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Propaganda has been used as a strategy for shaping national and international opinion, by means such as exploiting enemy weaknesses, in almost every war. Propaganda could be effective in enhancing the chances of a side winning a war (Vidal) because it works by showing the people what they want to see. Numerous experiments, such as ones by Anthony Bastardi, Eric Uhlmann, and Lee Ross in June of 2011, suggest that “people may ultimately come to believe that the weight of evidence supports the position that they already wanted to believe was true.”(Markman) People will always want to read that the side they support is righteous and just, thus supporting the belief that the more the propaganda appeals to the people, the more they will support the cause being ushered towards them. The soldiers are the most integral part of any war.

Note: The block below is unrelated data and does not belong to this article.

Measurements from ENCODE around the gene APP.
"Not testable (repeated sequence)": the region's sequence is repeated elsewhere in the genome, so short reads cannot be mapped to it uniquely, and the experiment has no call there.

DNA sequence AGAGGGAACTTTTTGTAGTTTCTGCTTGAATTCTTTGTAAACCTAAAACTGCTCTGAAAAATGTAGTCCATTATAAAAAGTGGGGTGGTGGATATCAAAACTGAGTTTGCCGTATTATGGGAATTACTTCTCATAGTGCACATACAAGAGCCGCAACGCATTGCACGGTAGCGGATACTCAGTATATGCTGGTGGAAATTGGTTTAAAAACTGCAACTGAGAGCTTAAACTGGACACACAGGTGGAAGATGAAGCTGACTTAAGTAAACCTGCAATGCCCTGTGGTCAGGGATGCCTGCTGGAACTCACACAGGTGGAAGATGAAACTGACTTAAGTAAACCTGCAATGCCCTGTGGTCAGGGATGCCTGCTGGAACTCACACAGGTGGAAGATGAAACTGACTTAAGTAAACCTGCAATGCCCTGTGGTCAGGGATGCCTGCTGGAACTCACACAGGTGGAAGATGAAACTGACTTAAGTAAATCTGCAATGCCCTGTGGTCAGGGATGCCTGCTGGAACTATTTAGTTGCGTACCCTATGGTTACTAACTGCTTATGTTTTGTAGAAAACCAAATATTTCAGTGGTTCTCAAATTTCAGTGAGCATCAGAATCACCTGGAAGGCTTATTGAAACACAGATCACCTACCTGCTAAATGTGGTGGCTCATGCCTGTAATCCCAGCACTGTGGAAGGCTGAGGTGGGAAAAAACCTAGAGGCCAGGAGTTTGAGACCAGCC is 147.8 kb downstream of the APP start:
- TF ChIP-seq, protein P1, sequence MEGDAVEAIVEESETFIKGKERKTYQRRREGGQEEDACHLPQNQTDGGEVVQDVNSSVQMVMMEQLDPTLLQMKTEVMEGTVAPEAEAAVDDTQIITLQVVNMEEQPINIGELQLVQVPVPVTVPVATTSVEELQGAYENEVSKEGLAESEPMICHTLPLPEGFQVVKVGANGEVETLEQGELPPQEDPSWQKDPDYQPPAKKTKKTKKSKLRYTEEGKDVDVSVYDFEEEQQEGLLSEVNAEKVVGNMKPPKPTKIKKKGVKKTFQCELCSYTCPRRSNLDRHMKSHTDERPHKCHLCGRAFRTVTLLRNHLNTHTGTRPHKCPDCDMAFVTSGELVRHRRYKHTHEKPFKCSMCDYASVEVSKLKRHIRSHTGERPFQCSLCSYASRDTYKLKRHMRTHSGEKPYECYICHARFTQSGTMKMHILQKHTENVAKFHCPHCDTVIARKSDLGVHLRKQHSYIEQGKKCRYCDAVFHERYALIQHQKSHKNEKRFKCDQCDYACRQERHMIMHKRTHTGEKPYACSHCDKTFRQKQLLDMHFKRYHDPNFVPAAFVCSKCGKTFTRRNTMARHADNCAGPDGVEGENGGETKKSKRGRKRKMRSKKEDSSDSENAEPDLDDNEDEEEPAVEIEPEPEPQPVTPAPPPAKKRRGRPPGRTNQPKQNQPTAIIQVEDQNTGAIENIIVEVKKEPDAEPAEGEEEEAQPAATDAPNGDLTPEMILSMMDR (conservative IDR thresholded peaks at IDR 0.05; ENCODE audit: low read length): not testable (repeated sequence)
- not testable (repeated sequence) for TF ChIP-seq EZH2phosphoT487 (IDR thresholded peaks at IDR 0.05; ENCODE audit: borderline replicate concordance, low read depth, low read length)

The primary method of recruiting soldiers for any war is to hang recruitment posters to entice healthy and patriotic men to enlist in the Army. Many recruitment posters were filled with pictures and slogans of patriotism. One such Union poster had the phrases “Rally ‘round the Flag, Boys!”, ”Come one! Come all!” and “United we stand! Divided we fall!”(Resnick). This recruitment poster also consists of a wide array of American symbols, such as the American flag, the bald eagle, and olive branches. A few years into the Civil War, the Union was in need of more soldiers. After President Abraham Lincoln passed the Emancipation Proclamation, which declared that “all persons held as slaves within any State or designated part of a State, the people whereof shall then be in rebellion against the United States, shall be then, thenceforward, and forever free”(Lincoln), black men were allowed to enlist in the military. With 3.5 million freed slaves in varying states, the Union decided to enlist colored men to join the army. A recruitment poster, provided by Omeka RSS, shows this with the phrase “COLOR’D MEN WANTED” at the top.